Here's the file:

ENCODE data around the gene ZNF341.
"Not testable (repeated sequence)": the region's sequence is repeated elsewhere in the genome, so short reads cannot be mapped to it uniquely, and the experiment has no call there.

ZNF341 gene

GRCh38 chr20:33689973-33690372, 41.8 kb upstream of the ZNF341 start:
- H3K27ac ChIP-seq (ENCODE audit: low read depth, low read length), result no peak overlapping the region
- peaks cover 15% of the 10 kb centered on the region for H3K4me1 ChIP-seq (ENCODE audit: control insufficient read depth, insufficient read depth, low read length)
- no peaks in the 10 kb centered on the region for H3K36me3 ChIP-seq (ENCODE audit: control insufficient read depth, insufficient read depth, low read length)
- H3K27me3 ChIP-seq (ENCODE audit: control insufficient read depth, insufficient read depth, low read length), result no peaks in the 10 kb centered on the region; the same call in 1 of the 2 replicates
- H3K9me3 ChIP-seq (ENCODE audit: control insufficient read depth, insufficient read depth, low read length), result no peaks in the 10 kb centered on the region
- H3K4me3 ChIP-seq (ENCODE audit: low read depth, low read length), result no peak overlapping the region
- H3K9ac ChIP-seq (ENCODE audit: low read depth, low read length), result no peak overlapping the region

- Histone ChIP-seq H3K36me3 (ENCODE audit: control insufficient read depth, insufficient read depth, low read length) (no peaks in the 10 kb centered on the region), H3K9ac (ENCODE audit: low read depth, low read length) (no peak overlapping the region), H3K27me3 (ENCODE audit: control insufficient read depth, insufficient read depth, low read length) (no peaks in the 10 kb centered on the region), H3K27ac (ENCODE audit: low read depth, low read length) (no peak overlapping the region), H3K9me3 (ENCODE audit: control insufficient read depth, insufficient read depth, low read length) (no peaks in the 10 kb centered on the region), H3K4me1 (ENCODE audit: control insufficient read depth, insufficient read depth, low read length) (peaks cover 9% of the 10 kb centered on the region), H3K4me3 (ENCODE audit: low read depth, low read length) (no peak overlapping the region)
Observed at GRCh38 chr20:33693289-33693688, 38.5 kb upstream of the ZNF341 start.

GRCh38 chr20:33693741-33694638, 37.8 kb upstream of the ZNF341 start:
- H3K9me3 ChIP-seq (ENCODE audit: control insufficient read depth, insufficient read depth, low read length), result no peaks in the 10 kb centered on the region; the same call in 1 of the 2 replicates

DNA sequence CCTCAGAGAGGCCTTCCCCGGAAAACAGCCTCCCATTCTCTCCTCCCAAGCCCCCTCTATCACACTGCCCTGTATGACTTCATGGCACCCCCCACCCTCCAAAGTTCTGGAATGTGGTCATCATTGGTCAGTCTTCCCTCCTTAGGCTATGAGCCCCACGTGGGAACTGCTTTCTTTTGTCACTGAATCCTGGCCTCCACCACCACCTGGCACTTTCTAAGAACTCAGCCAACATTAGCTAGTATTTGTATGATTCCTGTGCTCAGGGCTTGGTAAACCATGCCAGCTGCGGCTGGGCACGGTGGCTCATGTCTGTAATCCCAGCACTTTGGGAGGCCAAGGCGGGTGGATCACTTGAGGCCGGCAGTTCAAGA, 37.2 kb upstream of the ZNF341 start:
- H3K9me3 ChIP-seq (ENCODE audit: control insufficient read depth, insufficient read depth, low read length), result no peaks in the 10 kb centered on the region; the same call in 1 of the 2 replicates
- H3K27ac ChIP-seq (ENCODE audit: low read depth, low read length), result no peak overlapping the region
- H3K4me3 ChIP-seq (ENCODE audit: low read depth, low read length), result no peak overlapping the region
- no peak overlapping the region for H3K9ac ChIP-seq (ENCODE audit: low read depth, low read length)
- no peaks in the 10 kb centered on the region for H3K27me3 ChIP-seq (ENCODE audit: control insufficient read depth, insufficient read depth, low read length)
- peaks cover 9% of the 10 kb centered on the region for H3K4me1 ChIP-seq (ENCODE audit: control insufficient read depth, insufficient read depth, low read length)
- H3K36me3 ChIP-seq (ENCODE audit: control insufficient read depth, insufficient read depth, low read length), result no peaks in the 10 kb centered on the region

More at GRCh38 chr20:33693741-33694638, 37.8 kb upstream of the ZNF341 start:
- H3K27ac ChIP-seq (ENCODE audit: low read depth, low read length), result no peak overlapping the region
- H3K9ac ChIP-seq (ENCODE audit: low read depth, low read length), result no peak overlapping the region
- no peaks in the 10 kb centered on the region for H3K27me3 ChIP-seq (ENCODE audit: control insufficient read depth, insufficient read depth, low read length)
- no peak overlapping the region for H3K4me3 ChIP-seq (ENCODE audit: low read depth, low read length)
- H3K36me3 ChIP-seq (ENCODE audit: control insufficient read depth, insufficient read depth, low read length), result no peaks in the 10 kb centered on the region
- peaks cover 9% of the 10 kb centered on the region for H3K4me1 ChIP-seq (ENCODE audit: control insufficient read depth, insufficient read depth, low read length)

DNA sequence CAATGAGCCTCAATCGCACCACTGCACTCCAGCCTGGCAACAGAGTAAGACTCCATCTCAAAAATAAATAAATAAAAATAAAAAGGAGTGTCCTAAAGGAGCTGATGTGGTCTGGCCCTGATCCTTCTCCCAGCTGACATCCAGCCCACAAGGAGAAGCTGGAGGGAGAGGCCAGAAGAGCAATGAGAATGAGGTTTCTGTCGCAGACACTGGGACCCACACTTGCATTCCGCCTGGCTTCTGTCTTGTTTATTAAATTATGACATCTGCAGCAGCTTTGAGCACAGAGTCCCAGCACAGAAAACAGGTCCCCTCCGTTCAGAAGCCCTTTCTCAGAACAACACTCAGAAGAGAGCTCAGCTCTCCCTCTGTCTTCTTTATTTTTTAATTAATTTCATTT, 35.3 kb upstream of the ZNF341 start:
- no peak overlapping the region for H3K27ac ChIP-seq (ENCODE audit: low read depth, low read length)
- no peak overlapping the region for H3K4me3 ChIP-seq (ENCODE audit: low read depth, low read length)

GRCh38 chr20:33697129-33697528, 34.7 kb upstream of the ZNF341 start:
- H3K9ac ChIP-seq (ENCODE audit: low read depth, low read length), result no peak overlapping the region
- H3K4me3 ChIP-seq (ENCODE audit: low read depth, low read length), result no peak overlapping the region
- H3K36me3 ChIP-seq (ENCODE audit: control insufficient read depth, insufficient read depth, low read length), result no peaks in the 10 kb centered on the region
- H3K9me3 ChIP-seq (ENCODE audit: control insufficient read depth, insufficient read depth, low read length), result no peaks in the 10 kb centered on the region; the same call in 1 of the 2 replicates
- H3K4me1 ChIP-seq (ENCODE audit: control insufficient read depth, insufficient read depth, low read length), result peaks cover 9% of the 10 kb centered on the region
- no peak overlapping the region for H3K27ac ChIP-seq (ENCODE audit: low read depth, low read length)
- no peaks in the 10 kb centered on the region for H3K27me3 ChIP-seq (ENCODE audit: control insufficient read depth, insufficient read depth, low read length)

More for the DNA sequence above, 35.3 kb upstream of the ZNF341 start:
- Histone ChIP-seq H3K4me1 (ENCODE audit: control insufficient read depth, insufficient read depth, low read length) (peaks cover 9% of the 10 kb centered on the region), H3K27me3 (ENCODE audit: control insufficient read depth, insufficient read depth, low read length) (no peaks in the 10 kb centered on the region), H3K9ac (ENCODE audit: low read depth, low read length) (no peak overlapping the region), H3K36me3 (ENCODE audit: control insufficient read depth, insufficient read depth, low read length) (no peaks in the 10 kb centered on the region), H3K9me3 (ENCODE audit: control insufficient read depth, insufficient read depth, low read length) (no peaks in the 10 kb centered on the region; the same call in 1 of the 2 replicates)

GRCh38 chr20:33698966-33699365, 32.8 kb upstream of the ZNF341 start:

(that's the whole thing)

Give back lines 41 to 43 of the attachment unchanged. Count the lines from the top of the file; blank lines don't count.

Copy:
- no peaks in the 10 kb centered on the region for H3K27me3 ChIP-seq (ENCODE audit: control insufficient read depth, insufficient read depth, low read length)

More for the DNA sequence above, 35.3 kb upstream of the ZNF341 start:
- Histone ChIP-seq H3K4me1 (ENCODE audit: control insufficient read depth, insufficient read depth, low read length) (peaks cover 9% of the 10 kb centered on the region), H3K27me3 (ENCODE audit: control insufficient read depth, insufficient read depth, low read length) (no peaks in the 10 kb centered on the region), H3K9ac (ENCODE audit: low read depth, low read length) (no peak overlapping the region), H3K36me3 (ENCODE audit: control insufficient read depth, insufficient read depth, low read length) (no peaks in the 10 kb centered on the region), H3K9me3 (ENCODE audit: control insufficient read depth, insufficient read depth, low read length) (no peaks in the 10 kb centered on the region; the same call in 1 of the 2 replicates)